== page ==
Nora Aunor’s designer seeks to make ‘hablon’ a global superstar | Lifestyle.INQ

OCTOBER 27, 2022

HOT PINK HABLON. Nora Aunor wears a Nono Palmos fully embroidered terno at the Venice Film Festival where her film “Thy Womb” won acclaim.

To promote the native weave hablon and make it a fashion staple, the local government of Miag-ao in Iloilo province will hold a hablon festival, Sept. 15 to 17. It is the first in a series of festivals that Miag-ao hopes to organize annually, said designer Nono Palmos, a native of the town known for its magnificent baroque church which has been included on the Unesco World Heritage list.


“We are inviting investors, foreign and local, to help make hablon, our native woven textile, become world-class and competitive,” said Palmos, a low-key fashion designer and a staunch nationalist who seeks to make the country’s indigenous woven textiles get international attention.


Palmos speaks from experience, having shown entire fashion collections made of hablon in Zurich and Geneva in shows organized by the Department of Agriculture in 2010. He had also done shows in the US and Korea.


The many guises of hablon include the patadyong checkered, the taffeta-like iridescent weave (popular in the 1960s), and still another loomed with gold and silver threads. Palmos  said they were immediately sold-out after his Europe fashion shows.


Palmos said he visited Bischoff Swiss Fabric International, which supplies fabric to top haute couture designers in Paris. The Swiss company said hablon was very resilient, its color-weaves were washable. Hablo was adjudged a “world-class wearable.” “It may be the hidden wealth of our country’s fabric future,” said Palmos.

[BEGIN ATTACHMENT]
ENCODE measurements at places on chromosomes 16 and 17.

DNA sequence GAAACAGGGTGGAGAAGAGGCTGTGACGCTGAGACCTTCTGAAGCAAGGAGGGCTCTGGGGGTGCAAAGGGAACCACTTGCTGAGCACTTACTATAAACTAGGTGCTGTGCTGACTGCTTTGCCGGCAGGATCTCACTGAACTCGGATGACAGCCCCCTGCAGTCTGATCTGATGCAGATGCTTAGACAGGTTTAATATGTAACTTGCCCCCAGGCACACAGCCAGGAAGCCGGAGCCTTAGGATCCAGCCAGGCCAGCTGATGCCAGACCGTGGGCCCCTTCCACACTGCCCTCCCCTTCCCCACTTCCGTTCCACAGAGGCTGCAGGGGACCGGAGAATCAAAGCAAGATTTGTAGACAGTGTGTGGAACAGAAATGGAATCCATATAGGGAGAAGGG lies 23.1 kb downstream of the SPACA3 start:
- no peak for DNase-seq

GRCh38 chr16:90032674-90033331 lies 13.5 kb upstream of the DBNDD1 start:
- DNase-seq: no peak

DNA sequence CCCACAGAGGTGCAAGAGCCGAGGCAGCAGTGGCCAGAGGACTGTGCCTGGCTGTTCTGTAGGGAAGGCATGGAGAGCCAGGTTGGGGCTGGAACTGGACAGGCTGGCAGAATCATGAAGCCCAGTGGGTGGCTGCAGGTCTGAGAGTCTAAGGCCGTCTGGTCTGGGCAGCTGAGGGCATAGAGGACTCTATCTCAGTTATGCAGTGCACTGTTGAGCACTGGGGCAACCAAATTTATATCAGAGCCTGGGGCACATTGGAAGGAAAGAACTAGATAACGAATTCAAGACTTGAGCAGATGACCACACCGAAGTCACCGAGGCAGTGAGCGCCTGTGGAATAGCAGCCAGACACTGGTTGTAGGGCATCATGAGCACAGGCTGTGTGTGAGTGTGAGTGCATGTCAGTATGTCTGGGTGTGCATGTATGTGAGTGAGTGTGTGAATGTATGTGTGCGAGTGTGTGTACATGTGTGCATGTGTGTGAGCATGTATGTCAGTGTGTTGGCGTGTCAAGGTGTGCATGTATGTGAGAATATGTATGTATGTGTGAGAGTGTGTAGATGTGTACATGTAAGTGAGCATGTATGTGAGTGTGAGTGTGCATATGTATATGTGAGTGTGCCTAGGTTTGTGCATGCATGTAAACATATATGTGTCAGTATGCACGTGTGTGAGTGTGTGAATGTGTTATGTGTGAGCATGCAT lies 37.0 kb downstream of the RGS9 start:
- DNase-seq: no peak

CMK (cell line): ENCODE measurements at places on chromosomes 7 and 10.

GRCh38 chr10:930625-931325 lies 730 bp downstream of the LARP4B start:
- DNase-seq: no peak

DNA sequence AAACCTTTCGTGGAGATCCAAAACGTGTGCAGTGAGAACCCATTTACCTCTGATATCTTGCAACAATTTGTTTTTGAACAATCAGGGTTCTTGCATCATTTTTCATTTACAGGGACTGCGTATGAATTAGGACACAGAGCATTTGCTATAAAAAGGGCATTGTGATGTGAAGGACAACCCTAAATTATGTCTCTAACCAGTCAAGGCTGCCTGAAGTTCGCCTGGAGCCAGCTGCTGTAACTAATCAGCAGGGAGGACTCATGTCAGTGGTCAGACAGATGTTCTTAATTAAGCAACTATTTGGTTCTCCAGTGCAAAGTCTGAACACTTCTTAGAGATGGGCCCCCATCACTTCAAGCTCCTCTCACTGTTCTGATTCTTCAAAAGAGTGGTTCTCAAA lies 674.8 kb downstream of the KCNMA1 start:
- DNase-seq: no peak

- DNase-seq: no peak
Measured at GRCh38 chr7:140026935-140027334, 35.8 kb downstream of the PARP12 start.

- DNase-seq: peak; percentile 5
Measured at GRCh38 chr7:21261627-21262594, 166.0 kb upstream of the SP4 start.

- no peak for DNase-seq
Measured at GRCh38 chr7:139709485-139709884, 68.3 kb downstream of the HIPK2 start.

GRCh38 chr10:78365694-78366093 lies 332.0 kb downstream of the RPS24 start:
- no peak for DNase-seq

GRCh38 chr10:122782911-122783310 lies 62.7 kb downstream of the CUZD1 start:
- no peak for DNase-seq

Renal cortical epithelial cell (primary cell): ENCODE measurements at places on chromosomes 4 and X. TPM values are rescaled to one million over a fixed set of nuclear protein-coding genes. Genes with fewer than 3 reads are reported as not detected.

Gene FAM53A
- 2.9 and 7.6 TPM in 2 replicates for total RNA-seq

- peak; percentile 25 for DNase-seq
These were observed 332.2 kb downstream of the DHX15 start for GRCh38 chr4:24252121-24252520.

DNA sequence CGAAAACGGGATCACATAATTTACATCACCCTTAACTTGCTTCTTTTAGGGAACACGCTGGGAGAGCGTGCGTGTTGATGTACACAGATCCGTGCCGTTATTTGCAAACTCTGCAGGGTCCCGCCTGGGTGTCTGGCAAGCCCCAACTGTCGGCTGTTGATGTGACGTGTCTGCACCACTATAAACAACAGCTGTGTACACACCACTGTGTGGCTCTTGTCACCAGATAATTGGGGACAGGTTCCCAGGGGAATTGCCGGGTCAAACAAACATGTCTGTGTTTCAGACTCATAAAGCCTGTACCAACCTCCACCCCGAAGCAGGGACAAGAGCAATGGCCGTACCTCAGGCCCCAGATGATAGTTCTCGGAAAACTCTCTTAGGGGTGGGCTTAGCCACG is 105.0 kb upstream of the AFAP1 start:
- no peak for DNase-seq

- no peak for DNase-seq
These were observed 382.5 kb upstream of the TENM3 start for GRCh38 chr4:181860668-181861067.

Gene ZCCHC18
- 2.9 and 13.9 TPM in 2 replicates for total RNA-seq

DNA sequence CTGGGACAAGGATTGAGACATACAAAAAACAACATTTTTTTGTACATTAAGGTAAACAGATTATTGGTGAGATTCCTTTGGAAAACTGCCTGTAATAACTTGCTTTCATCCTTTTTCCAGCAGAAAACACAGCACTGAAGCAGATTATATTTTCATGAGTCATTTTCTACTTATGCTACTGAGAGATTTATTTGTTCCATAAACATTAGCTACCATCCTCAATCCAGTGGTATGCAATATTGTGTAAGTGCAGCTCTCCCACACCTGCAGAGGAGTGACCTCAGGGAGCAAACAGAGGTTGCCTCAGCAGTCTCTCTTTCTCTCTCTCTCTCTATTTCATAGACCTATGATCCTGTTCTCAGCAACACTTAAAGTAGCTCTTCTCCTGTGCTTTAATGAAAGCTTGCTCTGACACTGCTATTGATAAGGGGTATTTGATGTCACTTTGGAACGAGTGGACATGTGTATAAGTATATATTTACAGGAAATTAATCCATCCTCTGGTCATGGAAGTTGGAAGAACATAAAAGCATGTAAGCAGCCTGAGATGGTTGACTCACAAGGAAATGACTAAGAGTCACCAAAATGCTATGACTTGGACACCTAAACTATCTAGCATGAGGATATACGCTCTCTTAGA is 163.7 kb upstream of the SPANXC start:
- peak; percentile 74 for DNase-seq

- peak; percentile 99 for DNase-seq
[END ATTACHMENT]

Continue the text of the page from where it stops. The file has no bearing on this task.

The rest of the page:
Although promoting a little-known indigenous fabric, Palmos is popular in show-biz circles for being the couturier of Nora Aunor. He designed the hot pink terno she wore in the Venice

PATADYONG CHECKS. Nono Palmos and MarilouNonato Parreno beside sportswear made of woven checkered hablon, just like the ones used by top world designers like Thom Browne and Ralph Lauren

Film Festival when her acclaimed movie directed by Brillante Mendoza was screened in the world’s oldest international film fest. A photo of her in the gown landed in the cover of Hola magazine.


Palmos also did the color-blocked tuxedo Aunor wore at the Cinemalaya Awards last month and the beaded cream terno she wore when she received the Plaridel Award from the College of Mass Communications of the University of the Philippines recently.


Officers of the Noranian fans clubs pay for her wonderful wardrobe because Palmos originals are very expensive.